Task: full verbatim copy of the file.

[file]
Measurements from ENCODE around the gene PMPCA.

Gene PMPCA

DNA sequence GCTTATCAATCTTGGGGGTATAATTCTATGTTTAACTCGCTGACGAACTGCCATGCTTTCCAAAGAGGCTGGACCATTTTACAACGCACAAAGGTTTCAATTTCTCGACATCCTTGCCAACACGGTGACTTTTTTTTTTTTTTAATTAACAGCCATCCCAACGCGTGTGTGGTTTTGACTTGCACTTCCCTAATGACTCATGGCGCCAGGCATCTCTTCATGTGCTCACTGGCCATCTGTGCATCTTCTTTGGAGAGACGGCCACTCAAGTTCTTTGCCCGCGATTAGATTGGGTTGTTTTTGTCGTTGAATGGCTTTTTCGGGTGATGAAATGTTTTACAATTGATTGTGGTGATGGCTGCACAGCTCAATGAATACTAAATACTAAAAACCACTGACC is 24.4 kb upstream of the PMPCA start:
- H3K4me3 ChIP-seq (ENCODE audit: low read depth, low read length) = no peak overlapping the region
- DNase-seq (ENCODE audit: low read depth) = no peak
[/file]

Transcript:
Measurements from ENCODE around the gene PMPCA.

Gene PMPCA

DNA sequence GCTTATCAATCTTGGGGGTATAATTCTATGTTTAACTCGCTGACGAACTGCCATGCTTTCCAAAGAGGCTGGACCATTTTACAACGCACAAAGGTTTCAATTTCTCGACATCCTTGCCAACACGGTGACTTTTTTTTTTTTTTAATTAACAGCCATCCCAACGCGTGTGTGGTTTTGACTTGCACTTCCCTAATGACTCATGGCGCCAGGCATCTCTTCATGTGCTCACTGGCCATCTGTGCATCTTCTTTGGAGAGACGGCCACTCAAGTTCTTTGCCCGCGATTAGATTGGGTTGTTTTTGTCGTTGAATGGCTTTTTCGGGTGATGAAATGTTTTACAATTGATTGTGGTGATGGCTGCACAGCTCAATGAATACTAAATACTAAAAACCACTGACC is 24.4 kb upstream of the PMPCA start:
- H3K4me3 ChIP-seq (ENCODE audit: low read depth, low read length) = no peak overlapping the region
- DNase-seq (ENCODE audit: low read depth) = no peak